As lunchtime rolls around, everyone will have completed the higher-level tasks and projects that needed their attention for the day. Now you can all share a meal as a family without feeling like you need to get back to work or that your kids didn’t get enough school work today. Your meals might look different depending on how you are traveling and whether you have a kitchen space. You could all cook a meal and eat together or take turns picking new restaurants to try out.
The second half of the day can be dedicated to exploring the areas you are visiting. A great way to do this is to pick one adventure each day. Maybe you go to a national park, visit a museum, or check out a local landmark. With unschooling, all of these adventures can also be turned into learning opportunities that your children can actually get credit for towards their education. This is an awesome way to really learn about the places you travel to as a family.
Although educational adventures are awesome, it is important to remember and value fun. Plan less structured activities that really just serve the purpose of entertainment and bonding. Go to an arcade or a theme park. Go to the beach and learn how to surf. Go see a movie together. By intentionally scheduling unstructured fun and play as a family, you create space and opportunities to connect with each other and keep yourself and your family from feeling burnt out.
Traveling while running a business and raising kids might sound crazy or impossible at first if you try to do everything all of the time. Taking time to intentionally sit down as a family and build a schedule (daily and weekly) that works for everyone will make it possible to not only do everything but to create balance in your family and business. Each of you can thrive while learning about different cultures and being exposed to new places and people. Figure out how many hours of dedicated work your business needs each day and schedule that time early in the morning before the rest of the family wakes up. Then, you can focus on spending time with your family and exploring the world around you.Opinions expressed here are the opinions of the author. Influencive does not endorse or review brands mentioned; does not and can not investigate relationships with brands, products, and people mentioned and is up to the author to disclose. VIP Contributors and Contributors, amongst other accounts and articles, are professional fee-based.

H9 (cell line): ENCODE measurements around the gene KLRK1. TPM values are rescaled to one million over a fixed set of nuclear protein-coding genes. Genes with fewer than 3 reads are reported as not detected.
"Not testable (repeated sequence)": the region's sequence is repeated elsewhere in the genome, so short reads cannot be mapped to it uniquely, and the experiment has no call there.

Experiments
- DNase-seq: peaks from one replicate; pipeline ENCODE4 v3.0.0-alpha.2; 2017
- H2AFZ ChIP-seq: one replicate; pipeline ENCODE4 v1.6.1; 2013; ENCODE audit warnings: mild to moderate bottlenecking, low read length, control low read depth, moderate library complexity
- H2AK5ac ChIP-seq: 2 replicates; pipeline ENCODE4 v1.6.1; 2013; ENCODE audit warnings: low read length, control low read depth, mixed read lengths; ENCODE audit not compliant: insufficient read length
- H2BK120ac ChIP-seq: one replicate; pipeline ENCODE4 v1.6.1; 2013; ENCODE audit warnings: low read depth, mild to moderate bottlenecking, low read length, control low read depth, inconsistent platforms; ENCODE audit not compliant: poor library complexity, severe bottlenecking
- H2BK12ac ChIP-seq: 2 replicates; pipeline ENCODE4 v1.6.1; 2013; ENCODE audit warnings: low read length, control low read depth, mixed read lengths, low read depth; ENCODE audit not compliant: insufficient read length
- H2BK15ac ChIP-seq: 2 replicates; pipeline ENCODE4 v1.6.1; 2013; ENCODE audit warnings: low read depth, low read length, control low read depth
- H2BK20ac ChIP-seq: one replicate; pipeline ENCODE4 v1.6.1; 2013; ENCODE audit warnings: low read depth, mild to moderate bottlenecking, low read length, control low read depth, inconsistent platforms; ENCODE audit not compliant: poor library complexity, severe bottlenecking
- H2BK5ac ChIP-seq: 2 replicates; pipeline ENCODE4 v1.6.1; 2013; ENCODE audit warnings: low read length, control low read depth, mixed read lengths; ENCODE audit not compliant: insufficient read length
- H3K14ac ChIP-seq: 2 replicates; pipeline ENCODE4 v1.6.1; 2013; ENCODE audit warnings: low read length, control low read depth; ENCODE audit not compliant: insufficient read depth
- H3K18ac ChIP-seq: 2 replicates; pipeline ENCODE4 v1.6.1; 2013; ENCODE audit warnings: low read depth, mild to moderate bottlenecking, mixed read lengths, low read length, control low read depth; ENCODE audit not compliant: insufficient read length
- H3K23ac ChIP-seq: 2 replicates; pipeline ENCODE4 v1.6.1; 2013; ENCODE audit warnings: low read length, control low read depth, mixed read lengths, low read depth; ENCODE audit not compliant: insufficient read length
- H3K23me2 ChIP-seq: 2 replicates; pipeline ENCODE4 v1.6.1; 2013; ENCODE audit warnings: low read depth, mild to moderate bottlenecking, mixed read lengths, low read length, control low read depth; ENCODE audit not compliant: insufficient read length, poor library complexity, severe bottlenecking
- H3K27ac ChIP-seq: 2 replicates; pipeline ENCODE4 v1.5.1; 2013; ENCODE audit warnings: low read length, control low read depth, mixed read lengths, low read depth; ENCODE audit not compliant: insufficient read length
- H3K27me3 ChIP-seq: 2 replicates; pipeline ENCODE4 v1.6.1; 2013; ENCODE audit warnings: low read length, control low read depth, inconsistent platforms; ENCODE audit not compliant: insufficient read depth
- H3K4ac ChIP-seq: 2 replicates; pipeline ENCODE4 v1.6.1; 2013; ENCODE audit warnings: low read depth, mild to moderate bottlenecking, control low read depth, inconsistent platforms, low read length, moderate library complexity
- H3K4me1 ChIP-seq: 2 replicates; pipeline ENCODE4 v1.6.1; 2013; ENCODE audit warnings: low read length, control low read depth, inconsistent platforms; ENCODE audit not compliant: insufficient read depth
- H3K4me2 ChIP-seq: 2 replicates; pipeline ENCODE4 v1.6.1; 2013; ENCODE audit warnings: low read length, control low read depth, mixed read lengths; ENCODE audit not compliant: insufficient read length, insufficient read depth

Josh Felber is no ordinary serial entrepreneur. Not only has he penned two bestsellers (one with Brian Tracy and another with Steve Forbes), he went on to win two Emmy Awards for executive producing the acclaimed documentary Visioneer: The Peter Diamandis Story.
Josh has appeared as a guest expert on NBC, CBS, ABC and Fox, and is the host of Making Bank. Josh is focused on challenging himself and those around him to achieve consistent excellence. His mission in life is to help over 100 million people design, develop and deliver their passions.